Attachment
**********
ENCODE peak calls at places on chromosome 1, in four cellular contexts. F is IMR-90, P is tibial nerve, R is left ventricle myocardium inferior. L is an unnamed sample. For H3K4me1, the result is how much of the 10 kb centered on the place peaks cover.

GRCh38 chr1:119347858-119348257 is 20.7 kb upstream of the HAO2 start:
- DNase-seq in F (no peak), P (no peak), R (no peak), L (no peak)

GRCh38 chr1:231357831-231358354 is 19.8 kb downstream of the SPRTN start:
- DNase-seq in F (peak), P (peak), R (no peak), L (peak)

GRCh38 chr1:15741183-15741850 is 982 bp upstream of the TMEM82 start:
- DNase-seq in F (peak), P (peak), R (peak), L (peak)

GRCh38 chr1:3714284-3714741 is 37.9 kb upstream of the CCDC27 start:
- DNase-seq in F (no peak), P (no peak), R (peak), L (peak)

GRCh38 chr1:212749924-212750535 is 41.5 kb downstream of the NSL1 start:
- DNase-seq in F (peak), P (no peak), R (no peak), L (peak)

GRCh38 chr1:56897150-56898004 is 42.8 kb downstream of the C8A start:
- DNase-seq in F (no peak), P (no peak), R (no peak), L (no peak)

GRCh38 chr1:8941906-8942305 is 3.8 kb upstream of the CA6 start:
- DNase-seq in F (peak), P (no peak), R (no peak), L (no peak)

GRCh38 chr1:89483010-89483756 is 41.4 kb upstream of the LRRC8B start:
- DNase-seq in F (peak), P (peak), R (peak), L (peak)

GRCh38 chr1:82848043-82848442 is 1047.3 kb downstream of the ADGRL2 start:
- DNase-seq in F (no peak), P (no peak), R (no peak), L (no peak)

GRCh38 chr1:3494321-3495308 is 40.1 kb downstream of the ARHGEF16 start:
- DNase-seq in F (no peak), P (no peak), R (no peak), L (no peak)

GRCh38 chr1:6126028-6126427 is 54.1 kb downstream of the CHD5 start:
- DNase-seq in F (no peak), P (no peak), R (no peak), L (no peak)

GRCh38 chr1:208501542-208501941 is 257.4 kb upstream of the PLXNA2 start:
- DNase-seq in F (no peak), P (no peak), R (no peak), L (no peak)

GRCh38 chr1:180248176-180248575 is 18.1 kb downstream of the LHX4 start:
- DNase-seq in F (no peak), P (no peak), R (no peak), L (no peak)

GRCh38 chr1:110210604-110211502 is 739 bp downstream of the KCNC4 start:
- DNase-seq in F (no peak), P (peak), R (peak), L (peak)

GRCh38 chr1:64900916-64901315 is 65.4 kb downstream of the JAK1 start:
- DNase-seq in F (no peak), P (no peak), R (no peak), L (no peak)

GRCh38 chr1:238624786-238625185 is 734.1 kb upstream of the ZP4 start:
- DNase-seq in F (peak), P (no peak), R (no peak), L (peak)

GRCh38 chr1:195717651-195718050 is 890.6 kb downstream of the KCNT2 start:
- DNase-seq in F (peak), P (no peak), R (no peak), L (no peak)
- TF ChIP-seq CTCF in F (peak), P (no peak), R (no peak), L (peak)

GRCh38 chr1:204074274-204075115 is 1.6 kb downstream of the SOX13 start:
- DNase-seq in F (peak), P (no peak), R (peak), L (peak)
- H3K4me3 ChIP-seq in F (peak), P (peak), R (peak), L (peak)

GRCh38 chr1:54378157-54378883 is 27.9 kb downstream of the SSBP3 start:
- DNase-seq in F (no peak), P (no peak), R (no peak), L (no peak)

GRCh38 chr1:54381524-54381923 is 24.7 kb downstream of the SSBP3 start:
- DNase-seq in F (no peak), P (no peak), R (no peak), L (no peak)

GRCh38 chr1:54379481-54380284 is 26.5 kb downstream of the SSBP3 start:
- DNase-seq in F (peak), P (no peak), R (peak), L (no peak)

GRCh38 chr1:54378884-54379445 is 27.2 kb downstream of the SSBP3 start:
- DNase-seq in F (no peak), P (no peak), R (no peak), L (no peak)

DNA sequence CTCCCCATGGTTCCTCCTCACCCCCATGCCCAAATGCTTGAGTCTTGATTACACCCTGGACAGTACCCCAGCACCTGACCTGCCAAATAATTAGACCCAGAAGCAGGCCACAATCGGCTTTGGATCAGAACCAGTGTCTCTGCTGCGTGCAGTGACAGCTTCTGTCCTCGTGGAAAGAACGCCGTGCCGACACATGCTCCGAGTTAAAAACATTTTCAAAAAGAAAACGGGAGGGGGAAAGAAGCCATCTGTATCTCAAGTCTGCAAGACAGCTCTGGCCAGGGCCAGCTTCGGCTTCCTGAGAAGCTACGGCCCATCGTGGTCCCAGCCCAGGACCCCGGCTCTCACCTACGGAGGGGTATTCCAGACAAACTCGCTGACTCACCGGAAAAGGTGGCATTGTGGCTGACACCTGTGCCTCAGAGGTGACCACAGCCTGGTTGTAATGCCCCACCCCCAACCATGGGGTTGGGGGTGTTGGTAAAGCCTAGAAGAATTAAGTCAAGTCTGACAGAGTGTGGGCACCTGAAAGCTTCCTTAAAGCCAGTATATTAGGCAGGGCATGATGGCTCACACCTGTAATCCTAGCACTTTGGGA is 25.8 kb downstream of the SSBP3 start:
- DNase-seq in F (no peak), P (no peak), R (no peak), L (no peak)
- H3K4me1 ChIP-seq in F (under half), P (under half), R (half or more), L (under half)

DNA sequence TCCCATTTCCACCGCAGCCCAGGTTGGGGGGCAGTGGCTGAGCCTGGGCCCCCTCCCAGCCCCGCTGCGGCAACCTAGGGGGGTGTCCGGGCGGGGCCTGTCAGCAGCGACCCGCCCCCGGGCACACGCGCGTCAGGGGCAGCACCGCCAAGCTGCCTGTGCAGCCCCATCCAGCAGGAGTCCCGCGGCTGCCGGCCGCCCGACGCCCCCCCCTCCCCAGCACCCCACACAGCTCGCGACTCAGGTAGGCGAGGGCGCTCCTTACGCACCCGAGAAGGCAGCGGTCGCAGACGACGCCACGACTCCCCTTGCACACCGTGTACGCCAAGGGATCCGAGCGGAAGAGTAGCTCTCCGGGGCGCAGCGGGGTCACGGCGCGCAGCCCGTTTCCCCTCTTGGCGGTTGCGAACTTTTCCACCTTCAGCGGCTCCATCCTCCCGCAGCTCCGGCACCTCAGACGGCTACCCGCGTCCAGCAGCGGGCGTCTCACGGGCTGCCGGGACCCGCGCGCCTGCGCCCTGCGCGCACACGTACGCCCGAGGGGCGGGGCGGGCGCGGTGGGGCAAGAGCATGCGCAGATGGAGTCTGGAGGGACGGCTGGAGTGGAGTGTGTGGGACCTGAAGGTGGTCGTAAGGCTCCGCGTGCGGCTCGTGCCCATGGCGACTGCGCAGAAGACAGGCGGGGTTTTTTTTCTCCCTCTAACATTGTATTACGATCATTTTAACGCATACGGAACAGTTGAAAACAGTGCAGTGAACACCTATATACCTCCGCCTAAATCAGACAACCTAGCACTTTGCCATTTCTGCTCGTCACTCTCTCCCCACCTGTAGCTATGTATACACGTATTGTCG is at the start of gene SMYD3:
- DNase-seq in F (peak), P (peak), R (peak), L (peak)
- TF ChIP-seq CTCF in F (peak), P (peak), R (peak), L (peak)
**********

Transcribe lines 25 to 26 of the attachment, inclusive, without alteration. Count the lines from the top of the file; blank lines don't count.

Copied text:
- DNase-seq in F (no peak), P (no peak), R (no peak), L (no peak)

GRCh38 chr1:180248176-180248575 is 18.1 kb downstream of the LHX4 start: